A few years ago, I piloted a project-based, interdisciplinary course entitled “American Food Issues: From Fast Food Nation to Farm Stands,” a course which, in many ways, most directly relates to present-day agrotopian thinking. In this course, students engaged in contemporary debates about food justice, organic farming, and locavorism, confronting the consumerism, racism, and sexism that lurks within some forms of agrarian nostalgia today. Drawing on those debates, students collaborated across their majors (practicing what I call “Slow Interdisciplinarity”) to develop and implement their own solutions to pressing food issues within their communities. They spearheaded community food recovery programs and distributed seedlings from local farmers at university events. One group developed and secured external funding for a centrally located community cupboard that radically expanded pantry resources for food insecure students. Though these students graduated in 2020, their work continues to feed countless campus community members. Of course, these and other student-driven projects do not solve all of the world’s problems (and neither does a single work of scholarship). But through them, students practice their own authority, creativity, and agency in the face of pervasive environmental injustice.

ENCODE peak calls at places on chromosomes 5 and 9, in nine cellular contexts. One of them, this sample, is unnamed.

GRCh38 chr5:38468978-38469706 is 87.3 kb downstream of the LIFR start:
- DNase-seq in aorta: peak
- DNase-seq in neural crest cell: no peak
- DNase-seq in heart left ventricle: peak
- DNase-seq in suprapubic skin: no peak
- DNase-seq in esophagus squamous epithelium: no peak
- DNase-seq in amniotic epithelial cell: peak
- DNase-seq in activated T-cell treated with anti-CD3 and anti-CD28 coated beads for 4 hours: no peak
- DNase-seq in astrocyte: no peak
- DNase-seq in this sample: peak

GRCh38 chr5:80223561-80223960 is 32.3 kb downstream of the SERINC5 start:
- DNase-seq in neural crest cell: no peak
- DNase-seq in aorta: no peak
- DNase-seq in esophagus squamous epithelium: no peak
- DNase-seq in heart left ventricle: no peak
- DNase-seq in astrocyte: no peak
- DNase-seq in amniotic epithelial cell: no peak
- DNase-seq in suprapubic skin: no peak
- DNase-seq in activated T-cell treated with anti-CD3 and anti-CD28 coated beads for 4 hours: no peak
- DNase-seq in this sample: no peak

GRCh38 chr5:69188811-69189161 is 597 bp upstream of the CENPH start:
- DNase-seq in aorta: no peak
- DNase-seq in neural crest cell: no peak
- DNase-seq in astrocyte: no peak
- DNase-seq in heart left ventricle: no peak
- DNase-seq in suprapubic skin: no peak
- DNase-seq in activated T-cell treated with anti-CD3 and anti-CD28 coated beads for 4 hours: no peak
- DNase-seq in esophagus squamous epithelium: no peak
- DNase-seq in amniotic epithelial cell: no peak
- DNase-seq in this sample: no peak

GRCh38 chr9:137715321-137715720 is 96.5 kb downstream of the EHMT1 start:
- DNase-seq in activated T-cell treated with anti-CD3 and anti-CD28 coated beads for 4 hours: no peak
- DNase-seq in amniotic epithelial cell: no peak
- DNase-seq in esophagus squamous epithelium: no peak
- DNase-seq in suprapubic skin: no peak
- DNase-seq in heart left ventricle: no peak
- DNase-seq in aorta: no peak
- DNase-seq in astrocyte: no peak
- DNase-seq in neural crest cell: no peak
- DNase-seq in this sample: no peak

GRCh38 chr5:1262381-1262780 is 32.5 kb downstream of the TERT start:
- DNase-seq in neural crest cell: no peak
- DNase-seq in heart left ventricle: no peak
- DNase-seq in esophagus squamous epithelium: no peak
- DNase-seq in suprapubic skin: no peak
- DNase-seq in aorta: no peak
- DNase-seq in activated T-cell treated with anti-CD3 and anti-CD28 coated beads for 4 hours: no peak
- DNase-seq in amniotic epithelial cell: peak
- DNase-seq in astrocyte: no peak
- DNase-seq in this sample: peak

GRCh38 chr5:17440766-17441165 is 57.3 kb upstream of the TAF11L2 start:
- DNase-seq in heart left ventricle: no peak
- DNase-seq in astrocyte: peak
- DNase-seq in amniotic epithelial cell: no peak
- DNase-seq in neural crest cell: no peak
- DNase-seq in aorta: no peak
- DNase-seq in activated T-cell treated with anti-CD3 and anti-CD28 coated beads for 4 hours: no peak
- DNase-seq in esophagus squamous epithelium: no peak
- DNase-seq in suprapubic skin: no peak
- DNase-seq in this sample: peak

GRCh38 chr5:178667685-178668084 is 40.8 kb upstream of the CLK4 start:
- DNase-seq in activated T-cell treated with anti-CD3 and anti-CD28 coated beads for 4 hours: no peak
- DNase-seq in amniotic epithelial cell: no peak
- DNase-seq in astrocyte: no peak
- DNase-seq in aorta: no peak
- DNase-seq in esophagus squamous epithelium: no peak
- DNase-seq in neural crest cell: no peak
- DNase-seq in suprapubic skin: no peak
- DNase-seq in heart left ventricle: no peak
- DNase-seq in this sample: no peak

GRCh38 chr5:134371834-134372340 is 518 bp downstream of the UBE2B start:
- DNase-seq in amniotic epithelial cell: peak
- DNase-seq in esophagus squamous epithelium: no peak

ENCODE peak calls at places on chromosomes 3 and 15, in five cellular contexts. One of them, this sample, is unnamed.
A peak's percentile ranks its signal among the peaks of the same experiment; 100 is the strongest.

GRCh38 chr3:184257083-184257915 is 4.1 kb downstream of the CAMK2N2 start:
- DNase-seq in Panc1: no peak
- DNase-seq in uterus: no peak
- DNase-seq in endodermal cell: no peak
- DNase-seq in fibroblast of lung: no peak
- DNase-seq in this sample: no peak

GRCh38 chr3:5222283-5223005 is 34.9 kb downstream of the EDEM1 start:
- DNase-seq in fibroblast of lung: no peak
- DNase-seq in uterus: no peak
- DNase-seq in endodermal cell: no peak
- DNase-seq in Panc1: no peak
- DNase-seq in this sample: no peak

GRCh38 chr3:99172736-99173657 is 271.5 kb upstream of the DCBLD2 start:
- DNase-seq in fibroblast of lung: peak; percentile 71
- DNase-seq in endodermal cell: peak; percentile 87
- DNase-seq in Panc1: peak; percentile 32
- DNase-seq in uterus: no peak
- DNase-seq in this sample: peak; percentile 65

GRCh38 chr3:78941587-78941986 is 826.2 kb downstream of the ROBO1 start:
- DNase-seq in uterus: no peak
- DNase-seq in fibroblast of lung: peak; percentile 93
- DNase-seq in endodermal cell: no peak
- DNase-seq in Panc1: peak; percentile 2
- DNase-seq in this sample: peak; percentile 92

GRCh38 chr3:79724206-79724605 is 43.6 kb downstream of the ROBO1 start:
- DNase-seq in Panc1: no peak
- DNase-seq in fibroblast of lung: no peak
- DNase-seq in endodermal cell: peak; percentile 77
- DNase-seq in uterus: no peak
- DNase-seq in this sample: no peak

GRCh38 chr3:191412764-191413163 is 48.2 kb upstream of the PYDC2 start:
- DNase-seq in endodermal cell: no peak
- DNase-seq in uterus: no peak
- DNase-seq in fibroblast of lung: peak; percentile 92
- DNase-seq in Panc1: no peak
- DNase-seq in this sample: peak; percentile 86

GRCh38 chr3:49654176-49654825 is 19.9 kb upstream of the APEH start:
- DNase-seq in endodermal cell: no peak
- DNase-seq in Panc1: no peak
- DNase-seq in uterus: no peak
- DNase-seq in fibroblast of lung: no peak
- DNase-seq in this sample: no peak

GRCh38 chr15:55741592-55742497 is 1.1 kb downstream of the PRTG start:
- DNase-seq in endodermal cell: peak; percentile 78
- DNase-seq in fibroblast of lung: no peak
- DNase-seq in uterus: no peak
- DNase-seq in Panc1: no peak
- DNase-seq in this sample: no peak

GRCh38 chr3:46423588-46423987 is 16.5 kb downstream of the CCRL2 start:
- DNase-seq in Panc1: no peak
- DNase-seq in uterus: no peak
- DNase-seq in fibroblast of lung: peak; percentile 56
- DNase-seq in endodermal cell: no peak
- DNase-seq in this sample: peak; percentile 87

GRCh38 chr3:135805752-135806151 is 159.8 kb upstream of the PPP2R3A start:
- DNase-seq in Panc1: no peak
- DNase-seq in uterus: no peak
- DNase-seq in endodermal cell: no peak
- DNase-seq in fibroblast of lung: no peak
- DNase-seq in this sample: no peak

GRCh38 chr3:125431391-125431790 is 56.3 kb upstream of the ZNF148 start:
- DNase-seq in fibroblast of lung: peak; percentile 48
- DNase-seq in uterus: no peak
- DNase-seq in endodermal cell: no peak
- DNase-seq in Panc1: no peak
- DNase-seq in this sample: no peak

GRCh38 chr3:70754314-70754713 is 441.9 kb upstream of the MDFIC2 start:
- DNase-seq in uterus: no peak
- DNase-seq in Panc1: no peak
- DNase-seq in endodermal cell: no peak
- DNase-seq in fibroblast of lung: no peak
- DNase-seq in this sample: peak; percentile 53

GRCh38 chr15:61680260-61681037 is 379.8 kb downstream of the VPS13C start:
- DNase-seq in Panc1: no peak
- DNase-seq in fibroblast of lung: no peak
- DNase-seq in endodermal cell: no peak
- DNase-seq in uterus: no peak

In this same way, Agrotopias invites its readers to consider the question of “what now?” – to rethink and revisit contemporary forms of environmental discourse and practice. What changes when we recognize that early conceptions of sustainability – many of which are still with us today – are integrally entangled with eugenic and xenophobic ways of thinking?